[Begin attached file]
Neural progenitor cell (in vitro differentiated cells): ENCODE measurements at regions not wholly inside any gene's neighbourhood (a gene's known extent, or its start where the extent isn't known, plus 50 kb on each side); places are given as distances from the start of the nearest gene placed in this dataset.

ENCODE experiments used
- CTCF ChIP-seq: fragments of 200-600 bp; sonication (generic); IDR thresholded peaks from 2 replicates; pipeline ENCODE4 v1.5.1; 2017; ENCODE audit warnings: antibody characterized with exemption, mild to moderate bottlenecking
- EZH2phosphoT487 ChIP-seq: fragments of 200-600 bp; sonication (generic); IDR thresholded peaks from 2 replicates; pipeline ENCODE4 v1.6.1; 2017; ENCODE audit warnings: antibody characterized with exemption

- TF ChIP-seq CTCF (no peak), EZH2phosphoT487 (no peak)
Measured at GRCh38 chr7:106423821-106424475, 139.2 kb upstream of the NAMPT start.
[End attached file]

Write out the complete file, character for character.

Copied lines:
Neural progenitor cell (in vitro differentiated cells): ENCODE measurements at regions not wholly inside any gene's neighbourhood (a gene's known extent, or its start where the extent isn't known, plus 50 kb on each side); places are given as distances from the start of the nearest gene placed in this dataset.

ENCODE experiments used
- CTCF ChIP-seq: fragments of 200-600 bp; sonication (generic); IDR thresholded peaks from 2 replicates; pipeline ENCODE4 v1.5.1; 2017; ENCODE audit warnings: antibody characterized with exemption, mild to moderate bottlenecking
- EZH2phosphoT487 ChIP-seq: fragments of 200-600 bp; sonication (generic); IDR thresholded peaks from 2 replicates; pipeline ENCODE4 v1.6.1; 2017; ENCODE audit warnings: antibody characterized with exemption

- TF ChIP-seq CTCF (no peak), EZH2phosphoT487 (no peak)
Measured at GRCh38 chr7:106423821-106424475, 139.2 kb upstream of the NAMPT start.